There are about 150 barn quilt trails documented in 48 states and Canada with almost 10,000 quilts painted on barns, commercial buildings, garages, front porches, water towers, gates, fences, and hanging from mailboxes. “Even though the history of quilt trails [is] rooted in the surprisingly recent past, the blocks themselves tell stories from much longer ago.”
For hundreds of years, farmers have decorated their barns with folk art, including quilt blocks, to reflect particular meanings. In the early 2000, quilt trails blossomed thanks to the work of an Ohio woman who wanted to honor her mother by painting a quilt block on their tobacco barn. For example, The Trail in Pocahontas, West Virginia was established in 2013 when West Virginia celebrated its 150th birthday. The Pocahontas County Quilt Trail tells the story of the history of the region by using famous, historic quilt squares. 
“Donna Sue Groves of Adams County, Ohio initiated the Barn Quilt Movement in October 2001, however, according to Donna Sue’s interview in Quilters’ Save our Stories (Q.S.O.S.)* by The Alliance for American Quilts, the concept started much earlier.
“Donna Sue got the idea for barn quilts as she watched her grandmother from Roane County, West Virginia quilt during family visits. As her family traveled through the country on back roads, her mother created a car game where they counted barns. Different types of barns would earn points. Barns with advertising were worth 10 points. Red barns were worth even more points. German Pennsylvania Dutch barns with hex signs and wonderful colorful geometric designs on them were worth the most…50 whole points!
“From this childhood experience, barns left an imprint on Donna Sue that she carried with her throughout her life. Eventually, Donna Sue and her mother settled in Adams County (in southern Ohio) on a farm with a barn. Donna Sue thought their barn—a tobacco barn—was one of the ugliest barns she had ever seen in her life! In 1989, Donna Sue said to her mother, Nina Maxine—who goes by Maxine—that she would paint a quilt square on it someday. The concept grew from there.
“In 2000, Donna worked to create a driving trail of numerous quilt squares where people would come to Adams County to see the barns with quilt squares, and ultimately create economic opportunity for the mostly rural communities. The first committee meeting took place in January, 2001 and the first quilt square was installed in October of that same year. In just under a decade, the Barn Quilt Trail has grown to encompass 27 states and two provinces in Canada.”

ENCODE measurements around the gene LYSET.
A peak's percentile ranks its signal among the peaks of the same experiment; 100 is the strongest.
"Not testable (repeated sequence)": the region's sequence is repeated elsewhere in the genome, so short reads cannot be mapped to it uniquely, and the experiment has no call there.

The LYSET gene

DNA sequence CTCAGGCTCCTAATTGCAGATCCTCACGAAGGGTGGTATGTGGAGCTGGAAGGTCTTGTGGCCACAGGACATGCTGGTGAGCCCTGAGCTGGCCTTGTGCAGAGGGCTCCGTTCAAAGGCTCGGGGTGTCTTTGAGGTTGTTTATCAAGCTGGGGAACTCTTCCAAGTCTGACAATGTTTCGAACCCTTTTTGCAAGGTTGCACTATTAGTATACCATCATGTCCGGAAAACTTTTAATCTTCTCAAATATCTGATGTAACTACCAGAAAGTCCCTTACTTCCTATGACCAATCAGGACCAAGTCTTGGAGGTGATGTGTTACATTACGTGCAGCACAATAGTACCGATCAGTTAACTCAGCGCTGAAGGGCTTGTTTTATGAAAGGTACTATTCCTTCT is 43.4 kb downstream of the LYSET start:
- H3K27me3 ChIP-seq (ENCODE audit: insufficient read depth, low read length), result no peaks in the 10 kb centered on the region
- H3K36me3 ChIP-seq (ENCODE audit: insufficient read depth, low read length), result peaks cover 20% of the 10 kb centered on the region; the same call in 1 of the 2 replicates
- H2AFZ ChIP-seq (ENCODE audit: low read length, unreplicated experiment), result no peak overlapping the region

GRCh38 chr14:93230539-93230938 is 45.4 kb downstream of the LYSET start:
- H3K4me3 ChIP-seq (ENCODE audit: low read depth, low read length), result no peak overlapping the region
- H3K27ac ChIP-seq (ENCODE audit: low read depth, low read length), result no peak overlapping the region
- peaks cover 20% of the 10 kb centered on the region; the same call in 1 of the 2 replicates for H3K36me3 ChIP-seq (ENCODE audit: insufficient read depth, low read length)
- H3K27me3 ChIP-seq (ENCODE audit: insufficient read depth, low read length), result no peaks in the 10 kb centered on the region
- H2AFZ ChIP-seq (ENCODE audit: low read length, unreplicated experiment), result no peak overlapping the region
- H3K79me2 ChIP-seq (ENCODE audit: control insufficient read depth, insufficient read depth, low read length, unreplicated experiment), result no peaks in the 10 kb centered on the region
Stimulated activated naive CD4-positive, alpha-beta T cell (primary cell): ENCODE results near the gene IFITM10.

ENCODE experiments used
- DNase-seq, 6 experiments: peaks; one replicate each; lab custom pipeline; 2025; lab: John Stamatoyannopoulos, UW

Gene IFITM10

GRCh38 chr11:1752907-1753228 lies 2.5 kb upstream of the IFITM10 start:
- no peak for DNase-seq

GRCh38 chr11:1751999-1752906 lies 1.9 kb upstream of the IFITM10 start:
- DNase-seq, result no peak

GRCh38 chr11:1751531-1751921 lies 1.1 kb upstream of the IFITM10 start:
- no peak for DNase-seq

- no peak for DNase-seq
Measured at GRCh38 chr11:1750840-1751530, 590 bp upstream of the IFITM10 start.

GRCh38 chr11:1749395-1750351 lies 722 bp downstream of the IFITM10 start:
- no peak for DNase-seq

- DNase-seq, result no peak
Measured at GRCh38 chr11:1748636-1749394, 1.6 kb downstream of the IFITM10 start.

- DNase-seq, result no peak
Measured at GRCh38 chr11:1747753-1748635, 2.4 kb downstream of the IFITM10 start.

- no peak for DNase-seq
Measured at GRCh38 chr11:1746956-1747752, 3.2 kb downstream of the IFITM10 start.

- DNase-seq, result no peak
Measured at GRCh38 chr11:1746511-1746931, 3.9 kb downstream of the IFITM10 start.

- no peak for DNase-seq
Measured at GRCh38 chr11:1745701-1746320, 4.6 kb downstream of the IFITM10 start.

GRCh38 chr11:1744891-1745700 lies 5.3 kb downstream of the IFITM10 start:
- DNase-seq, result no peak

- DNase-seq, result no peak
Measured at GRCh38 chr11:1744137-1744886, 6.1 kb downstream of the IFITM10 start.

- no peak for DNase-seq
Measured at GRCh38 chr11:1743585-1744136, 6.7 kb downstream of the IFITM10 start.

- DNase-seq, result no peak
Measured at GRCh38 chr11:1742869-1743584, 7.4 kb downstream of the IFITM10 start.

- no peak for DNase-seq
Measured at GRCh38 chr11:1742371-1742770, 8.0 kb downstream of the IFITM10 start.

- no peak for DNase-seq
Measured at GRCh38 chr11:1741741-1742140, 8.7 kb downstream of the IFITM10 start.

1. Colorado: The Colorado Classic Quilt Trail
2. Georgia: The Southern Quilt Trail
3. Iowa: The Barn Quilts of Sac County
4. Kentucky: The Boone County Quilt Trail
5. Michigan: The Barns of Old Mission Quilt Block Trail
6. Mississippi: The Oktibbeha County Barn Trail
7. Missouri: The Boonslick Area Quilt Trail
8. New York: The Country Barn Quilt Trail of Western New York
9. North Carolina: The Quilt Trails of Western North Carolina
10. Ohio: The Adams County Quilt Trail
11. South Carolina: The Upstate Heritage Quilt Trail
12. Tennessee: The Upper Cumberland Quilt Trail
Barn Quilt Links
Where Tradition Came From
Quilt Trails from barnquiltinfo.com
Colonial Quilt Squares
Quilt patterns on barns date back to colonial America. After the colonists became established and had spare income, they painted small patterns on the ends of the barns as a way to celebrate their heritage. Marilyn Carrigan, executive director of the Truman Museum in Truman, Minnesota, says, "The history of the barn quilt begins about 300 years ago with the arrival of immigrants from the Rhine region of Germany. They came for religious freedom. These groups included Amish, Mennonites, Lutherans and other Reform groups. Many settled in Pennsylvania, especially in Berks, Lancaster and Lehigh counties." The designs can still be found in the Amish communities today. The designs were also believed to protect the farm and bring good fortune.
The Meaning of the Amish Star
Suzi Parron of Stone Mountain, Georgia is a lover of barn quilts. She's writing a book on the subject and posts her progress on a blog: "Barn Quilts and the American Quilt Trail: Making my way across the country documenting this grassroots art movement." You can hear her enthusiasm in the quote below:
"By the time I got to Woodstock, I had seen about 800 quilt barns! Hard to believe, but true. And still--when I round a corner and see a great barn with a beautifully painted quilt, I say to myself (aloud, mind you). Oh, WOW."
See her blog at: http://americanquilttrail.blogspot.com/ Maybe leave a note of encouragement too.